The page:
Summer Budget 2015
Tax Relief on Pension Contributions
During the 2015 Summer Budget, the Chancellor announced further changes to tax relief on pension contributions, potentially affecting all taxpayers making pension contributions. Currently, all qualifying pension contributions receive tax relief as the Government contributes £20 for every £80 paid by an individual. Higher (40%) and Additional (45%) income tax payers receive further tax relief for pension contributions through their tax return.
Anyone considering making pension contributions in the near future should be aware that tax relief could be restricted from April 2016. This is a complex area where specialist advice is strongly recommended. If you want any further information we can put you in touch with one of our advisors.
Annual Allowance Taper
The maximum contribution that can receive tax relief is subject to a number of restrictions, such as the Annual Allowance which is currently £40,000. This means that, prior to the Summer Budget the most an individual can contribute is £40,000 in a pension input period (“PIP”), plus unused amounts from 3 previous years as long as the individual was a member of a pension scheme. Every pension arrangement has its own PIP, which is the length of time used to measure your pension contributions, usually 12 months but it can be shorter or longer.
From 6 April 2016 the Annual Allowance for individuals with income plus their pension contributions of over £150,000 and who have an income (excluding pension contributions) in excess of £110,000 is tapered. All pension contributions, including those made by your employers, are added to your income to check if the total exceeds £150,000. The Annual Allowance is reduced by £1 for every £2 the limit is exceeded, subject to a maximum reduction of £30,000.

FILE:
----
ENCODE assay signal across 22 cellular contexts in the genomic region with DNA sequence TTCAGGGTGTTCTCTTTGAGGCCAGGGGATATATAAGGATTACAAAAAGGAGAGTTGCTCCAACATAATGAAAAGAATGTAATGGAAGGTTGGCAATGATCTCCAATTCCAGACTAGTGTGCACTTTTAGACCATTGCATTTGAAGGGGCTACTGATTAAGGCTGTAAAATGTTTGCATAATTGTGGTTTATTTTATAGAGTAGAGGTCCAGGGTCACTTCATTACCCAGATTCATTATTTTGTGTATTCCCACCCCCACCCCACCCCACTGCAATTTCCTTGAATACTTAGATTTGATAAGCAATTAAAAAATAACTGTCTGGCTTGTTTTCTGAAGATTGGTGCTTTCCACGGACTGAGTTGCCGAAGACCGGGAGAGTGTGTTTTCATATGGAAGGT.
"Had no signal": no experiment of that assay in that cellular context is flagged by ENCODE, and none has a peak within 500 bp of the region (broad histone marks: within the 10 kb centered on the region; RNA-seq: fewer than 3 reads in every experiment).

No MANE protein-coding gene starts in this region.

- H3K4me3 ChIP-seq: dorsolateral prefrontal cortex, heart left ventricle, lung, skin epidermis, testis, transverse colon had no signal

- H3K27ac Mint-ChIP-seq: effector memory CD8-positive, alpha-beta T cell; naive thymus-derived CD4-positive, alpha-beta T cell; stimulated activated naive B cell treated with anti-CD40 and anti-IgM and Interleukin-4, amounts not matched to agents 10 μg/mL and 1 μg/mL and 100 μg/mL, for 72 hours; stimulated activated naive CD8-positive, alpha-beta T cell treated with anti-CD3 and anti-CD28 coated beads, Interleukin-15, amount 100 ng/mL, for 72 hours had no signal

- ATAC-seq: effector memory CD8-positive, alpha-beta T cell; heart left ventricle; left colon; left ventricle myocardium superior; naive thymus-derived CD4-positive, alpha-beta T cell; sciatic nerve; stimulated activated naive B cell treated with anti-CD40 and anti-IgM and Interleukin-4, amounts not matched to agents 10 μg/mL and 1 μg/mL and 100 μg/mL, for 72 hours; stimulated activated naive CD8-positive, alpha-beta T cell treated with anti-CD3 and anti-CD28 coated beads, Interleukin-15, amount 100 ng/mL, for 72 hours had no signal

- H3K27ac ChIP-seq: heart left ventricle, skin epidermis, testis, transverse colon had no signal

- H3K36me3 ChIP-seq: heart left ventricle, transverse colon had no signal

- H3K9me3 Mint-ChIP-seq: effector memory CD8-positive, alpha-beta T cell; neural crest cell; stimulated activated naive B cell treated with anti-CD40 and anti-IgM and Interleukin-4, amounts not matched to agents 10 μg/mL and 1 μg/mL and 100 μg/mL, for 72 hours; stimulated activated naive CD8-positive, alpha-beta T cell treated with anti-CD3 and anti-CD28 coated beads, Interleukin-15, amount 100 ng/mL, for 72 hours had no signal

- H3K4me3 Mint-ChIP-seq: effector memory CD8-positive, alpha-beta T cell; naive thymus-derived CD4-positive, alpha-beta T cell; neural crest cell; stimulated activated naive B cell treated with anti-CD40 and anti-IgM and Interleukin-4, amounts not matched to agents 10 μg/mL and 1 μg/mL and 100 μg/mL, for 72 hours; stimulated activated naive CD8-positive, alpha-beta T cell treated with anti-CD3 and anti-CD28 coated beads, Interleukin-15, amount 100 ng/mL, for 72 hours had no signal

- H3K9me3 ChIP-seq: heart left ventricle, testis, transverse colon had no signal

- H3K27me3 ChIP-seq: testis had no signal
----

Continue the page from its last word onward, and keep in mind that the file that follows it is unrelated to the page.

For example, under the new rules if an individual makes a pension contribution of £40,000 and their salary plus bonus is £130,000 then the total is £170,000 and both the £150,000 and £110,000 limits are breached. The Annual Allowance is reduced by £10,000, being £170,000 less £150,000 divided by 2.
2015/16 Pension Contributions
As part of the changes, PIPs will be aligned with the tax year. Any PIP in existence ended on 8 July 2015, the date of the Summer Budget, and a new one commenced to 5 April 2016. The PIPs running up to 8 July 2015 and to 5 April 2016 will each receive a deemed £40,000 Annual Allowance, with unused amounts carried forward but subject to a cap of £40,000. In addition, any unused annual allowance from the previous 3 years can be added to these amounts in the normal way. This means that, potentially, an individual who made a £40,000 contribution in May 2015 can make another £40,000 contribution before April 2016 and both contributions could receive tax relief.
Contributions paid by employers are included in the Annual Allowance. Owner managed businesses where the owners are higher earners may prefer to make contributions through their company rather than personally, in order that the company receives a corporation tax deduction even if they don’t receive higher rate relief personally.
Alternatively, pension contributions should be planned for a year where your income is lower. Despite the new restrictions, we recommend considering pension contributions whilst any relief is available for higher earners.
This is a general overview of draft legislation which may change before it receives Royal Assent and becomes law. We strongly advise anyone considering making significant pension contributions to take independent financial advice.
If you are concerned about your potential tax liability generally please contact our Tax Director, Jenny Marks.
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